Poachers kill one of Africa's last remaining 'big tusker' elephants | Africa | Scoop.it
Satao II, about 50 years old, is believed to have been shot with a poisoned arrow in Tsavo national park, Kenya

Via Wildlife Defence
8A RyoS's insight:
This article describes how the 'Big Tuskers' elephants are being hunted by the ivory poachers. The big tuskers elephants are so close to extinction that there are as few as 25 of them left in the world. The poacher have shot the elephant with a poison arrow, sadly the elephant died before receiving a treatment from the Kenyan Wildlife Service. The carcass was retrieved before the ivory could be extracted.

This article relates to the videos we watched in class about the all female anti-poaching team, the Black Mambas. These elephants are one of Kenyan's symbol and national treasure. Unfortunately the poachers were able to get away this time. The poachers were hunting the species which were down to 25, thinking about that made me feel guarded about the world because some humans are disgusting enough to not know the limits of the boundaries that they can step on. 
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8A ArnonP's curator insight, March 17, 10:00 AM
This article is about one of Africa's oldest and largest elephants has been killed by poachers in Kenya, according to a conservation group that protected a dwindling group of "big tuskers" estimated that there are about 25 "big tuskers" left. The elephant that was killed is called Satao II, about 50 years old, was found dead on Monday and was believed to have been shot by poisoned arrow. The killing shows no sign of abating, with approximately 30,000 elephants slaughtered for their ivory every year, mainly to satisfy demand in the Asian market for products coveted as a traditional medicine or as status symbols.
This article helps me understand more about Africa because poaching is a major problems for African's animals. Elephants are important animal for Africans because they are symbols for some African countries. I think that this topic is very sad because an elephant was killed because of poachers in Kenya, additionally, the elephant is also a big tusker which make this topic worse.
8A JonathanS's curator insight, March 17, 11:18 AM
This article is about how poachers recently have killed one of Africa's last remaining 'big tusker' elephants. "Satao II, about 50 years old, is believed to have been shot with a poisoned arrow in Tsavo national park, Kenya." One of the oldest and largest elephants has been killed by poachers and according to a conservation group that protects a dwindling group of “big tuskers” estimated to be as few as 25. The elephant was found dead and was believed to have been shot with a poisoned arrow. Two poachers believed to be responsible for the killing and were apprehended not long after his carcass was spotted in routine aerial reconnaissance of the Tsavo national park. These 'big tuskers' really are magnificent mammals. About 15 of them were believed to have tusks long enough to scrape the ground. One of Satao II’s tusks weighed 51.5kg and the other 50.5kg. The number of African elephants has fallen by about 111,000 to 415,000 over the past decade. Approximately 30,000 elephants are being killed for their ivory every year, mainly to satisfy demand in the Asian market for products coveted as a traditional medicine or as status symbols. The Tsavo covers about 16,000 sq miles (42,000 sq km) and is a major challenge for rangers to patrol.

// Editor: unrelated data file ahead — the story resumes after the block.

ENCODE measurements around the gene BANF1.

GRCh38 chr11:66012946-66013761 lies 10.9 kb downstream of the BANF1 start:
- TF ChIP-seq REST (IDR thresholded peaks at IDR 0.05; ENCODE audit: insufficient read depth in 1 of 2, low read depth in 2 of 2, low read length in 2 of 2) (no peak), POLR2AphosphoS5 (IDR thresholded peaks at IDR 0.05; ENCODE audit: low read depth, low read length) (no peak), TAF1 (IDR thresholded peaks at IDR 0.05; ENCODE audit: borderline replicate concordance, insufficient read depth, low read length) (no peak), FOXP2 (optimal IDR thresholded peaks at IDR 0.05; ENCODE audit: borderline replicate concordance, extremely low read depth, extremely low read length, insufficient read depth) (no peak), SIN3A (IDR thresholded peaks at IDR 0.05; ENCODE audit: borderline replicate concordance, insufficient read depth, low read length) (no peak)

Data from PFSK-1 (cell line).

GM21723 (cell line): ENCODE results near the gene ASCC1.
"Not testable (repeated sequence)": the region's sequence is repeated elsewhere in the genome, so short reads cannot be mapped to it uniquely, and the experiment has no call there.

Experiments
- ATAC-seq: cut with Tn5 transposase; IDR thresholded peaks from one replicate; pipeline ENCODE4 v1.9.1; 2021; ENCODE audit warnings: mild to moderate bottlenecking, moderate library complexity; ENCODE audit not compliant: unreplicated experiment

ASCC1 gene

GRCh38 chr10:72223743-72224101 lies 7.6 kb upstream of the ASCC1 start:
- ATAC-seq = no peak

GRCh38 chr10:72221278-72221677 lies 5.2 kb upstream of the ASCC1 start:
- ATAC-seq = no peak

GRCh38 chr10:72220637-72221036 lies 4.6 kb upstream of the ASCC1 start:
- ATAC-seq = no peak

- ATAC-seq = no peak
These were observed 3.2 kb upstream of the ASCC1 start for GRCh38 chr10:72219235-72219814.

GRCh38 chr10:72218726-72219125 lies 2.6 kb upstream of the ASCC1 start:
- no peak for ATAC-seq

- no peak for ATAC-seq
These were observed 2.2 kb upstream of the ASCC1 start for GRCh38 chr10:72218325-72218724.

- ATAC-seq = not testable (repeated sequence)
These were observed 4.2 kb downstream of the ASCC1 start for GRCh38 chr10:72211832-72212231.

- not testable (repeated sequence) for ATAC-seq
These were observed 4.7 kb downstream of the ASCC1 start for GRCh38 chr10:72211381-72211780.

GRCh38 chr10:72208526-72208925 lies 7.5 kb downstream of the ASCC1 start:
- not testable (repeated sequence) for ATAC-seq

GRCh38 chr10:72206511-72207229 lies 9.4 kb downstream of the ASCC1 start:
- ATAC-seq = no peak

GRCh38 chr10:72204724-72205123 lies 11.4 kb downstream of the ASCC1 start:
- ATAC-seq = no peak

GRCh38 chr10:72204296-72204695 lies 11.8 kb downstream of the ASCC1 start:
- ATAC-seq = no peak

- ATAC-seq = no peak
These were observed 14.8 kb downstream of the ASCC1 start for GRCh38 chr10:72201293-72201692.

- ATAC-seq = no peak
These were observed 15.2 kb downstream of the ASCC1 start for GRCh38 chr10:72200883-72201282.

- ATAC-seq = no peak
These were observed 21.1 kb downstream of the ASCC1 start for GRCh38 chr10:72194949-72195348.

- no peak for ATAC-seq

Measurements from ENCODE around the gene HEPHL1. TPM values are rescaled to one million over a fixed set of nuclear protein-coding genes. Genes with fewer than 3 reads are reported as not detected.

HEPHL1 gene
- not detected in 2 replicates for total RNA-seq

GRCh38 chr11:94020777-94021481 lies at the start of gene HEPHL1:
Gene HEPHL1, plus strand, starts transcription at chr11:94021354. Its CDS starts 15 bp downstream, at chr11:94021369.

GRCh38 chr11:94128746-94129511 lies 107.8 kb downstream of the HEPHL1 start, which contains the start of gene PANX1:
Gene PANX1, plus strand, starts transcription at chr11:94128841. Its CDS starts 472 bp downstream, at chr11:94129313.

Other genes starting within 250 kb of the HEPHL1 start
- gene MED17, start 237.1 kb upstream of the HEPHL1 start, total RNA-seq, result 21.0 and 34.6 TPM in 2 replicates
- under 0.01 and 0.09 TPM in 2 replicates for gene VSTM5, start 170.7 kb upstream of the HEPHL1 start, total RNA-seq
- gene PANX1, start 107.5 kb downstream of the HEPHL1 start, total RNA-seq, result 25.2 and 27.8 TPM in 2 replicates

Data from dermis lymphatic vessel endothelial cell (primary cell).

I think this is a huge problem and I know that people are trying to do their best to protect these elephants but there are just to many greedy poachers that are always one step ahead. I think that killing animals that are basically endangered already just to gain money of it is such a stupid and greedy thing to do and I cant believe these people don't feel any regret or emotion for doing this and just keep on going instead. As I've said I fell really bad for these animals and I think that between these soulless people there are people with guts that actually try to do things for these animals to keep them safe and protected. This article is connected to what we've leaned in class about poaching and what problems are caused by these people's behavior. I think this was an interesting article that of course delivered very sad news and I think that people are doing their best to protect these animals and that there's not a lot more that they can do but that what they're doing now is good but sadly still not good enough.
8A AndrewS's curator insight, March 23, 10:22 PM
Poachers kill one of the African last remaining, elephants. One of the African oldest and largest elephants has been killed by poachers in Kenya. They were able to find the carcass before the poaches could recover the ivory. About 30,000 elephants are killed for their ivory each each year. The number of African elephants has fallen by about 111,000 to 415,000 over the past decade. This shows that a lot of African elephants are dying and that we should not be supporting the people who kills the elephants. An elephant named Satao II, about 50 years old was killed for it tusks. Satao’s tusks weighed 51.5kg and 50.5kg. The Tsavo Trust helps monitor the elephants through aerial and ground reconnaissance. I can relate this to my science class because we are in the age of extinction. It is believed that we are in the biggest mass extinction ever to exist and this is all happening because of human. We are the one who kills these animals. We should stop before it’ll be too late. We are doing this for ourself. So many animals have become extinct because of us. We need to starting thinking about other animals and we should stop killing animals such as elephants.
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Boost for African coastal states as EU parliament acts to curb illegal fishing

Boost for African coastal states as EU parliament acts to curb illegal fishing | Africa | Scoop.it

Decisive vote for legislative overhaul could deter illegal commercial operations in African waters that threaten the livelihoods of local fishing communities